Josh Sperling's first catalogue raisonné: this carefully produced publication (cloth-bound cover, different papers) is a comprehensive record of paintings produced thus far by the prolific artist, featuring an accompanying essay by Kyle Chayka.
Throughout the pages, Josh Sperling's minimalist works are presented and categorized by the geometric and colorful forms that make up his style. At the end of the book, exceptional views of his exhibitions across venues such as the Perrotin galleries in Paris, Seoul, New York and Tokyo, the At Bill Brady gallery in Miami and the Sorry we're closed gallery in Brussels are shown, to highlight his international presence.
An index of his body of work from 2013 to 2020 closes the book. A text written by Kyle Chayka opens the book.
Josh Sperling (born 1984 in Oneonta, New York) draws on the language of minimalist painting from the 1960s and 1970s, primarily working with shaped canvases. He crafts intricate plywood supports over which canvas is stretched and painted in a signature palette of saturated, sometimes clashing colors. In their three-dimensionality, his works blur the lines between painting and sculpture, image and object. Mining a wide range of sources, from design to art history, Sperling has crafted a unique visual vocabulary remarkable for its expressive quality and irrepressible energy.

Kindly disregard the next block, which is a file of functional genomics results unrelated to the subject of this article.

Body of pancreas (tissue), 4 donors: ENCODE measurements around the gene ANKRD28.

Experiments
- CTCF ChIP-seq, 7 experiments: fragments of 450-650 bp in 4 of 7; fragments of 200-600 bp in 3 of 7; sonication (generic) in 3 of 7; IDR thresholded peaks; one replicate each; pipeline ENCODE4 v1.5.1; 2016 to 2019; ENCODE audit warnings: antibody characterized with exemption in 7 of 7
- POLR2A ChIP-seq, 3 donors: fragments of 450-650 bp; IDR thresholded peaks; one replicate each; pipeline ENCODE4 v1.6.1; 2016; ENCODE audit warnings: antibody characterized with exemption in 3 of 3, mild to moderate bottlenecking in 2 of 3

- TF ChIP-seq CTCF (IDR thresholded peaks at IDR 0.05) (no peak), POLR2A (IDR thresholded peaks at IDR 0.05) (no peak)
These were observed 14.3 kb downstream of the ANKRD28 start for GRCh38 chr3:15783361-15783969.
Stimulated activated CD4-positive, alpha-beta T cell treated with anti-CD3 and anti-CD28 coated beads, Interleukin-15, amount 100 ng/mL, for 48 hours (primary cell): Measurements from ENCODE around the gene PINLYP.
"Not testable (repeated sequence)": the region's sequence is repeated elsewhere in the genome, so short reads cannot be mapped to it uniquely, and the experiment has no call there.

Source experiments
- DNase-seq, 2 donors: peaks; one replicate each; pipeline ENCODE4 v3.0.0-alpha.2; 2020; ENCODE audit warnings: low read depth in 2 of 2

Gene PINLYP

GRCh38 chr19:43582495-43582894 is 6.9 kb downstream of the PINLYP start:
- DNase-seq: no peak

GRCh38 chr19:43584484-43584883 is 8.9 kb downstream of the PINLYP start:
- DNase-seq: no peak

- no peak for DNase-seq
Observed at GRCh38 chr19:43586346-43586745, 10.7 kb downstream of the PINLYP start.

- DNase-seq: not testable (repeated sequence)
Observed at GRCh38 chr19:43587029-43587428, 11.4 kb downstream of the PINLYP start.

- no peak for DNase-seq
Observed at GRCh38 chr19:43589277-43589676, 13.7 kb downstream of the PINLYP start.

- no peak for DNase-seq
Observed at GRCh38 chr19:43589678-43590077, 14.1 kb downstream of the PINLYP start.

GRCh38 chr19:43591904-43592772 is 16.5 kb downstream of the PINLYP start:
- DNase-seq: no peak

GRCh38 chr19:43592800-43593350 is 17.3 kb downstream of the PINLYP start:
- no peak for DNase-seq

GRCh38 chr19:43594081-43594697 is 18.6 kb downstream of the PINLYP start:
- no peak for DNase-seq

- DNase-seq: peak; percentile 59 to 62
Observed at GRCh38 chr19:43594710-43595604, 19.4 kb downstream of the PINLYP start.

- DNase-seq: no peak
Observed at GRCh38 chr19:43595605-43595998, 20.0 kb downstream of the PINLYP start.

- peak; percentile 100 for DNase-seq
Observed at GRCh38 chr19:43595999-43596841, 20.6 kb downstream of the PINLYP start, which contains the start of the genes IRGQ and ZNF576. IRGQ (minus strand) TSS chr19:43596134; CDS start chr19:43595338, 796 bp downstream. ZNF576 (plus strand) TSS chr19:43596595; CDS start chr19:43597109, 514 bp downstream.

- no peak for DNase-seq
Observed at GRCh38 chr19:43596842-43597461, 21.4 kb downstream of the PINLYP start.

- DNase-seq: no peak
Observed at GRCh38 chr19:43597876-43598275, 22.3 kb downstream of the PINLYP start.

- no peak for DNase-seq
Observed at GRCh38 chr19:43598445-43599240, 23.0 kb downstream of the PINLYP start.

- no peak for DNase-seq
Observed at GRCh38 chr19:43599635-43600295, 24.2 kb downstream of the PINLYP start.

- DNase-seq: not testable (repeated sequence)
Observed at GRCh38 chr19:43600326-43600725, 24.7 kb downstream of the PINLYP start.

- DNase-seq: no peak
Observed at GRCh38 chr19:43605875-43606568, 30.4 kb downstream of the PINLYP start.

On the border between painting and sculpture, Josh Sperling's approach is based on the exploration of dynamic forms assembled together. The result is reminiscent of the squiggle game invented by the psychoanalyst Donald Winnicott for the young children and practised in therapy to establish a link between the child and his therapist. Taking up the "less is more" approach of the minimalist works of the 1960s in the United States, Sperling's intention is to put the painting into volume and to exploit his work as an architectural element, creating a new visual balance with shapes and colours. These abstract assemblages are nonetheless titled, but the artist distances himself from any desire for representation by encouraging the viewers to use their imagination for interpretation.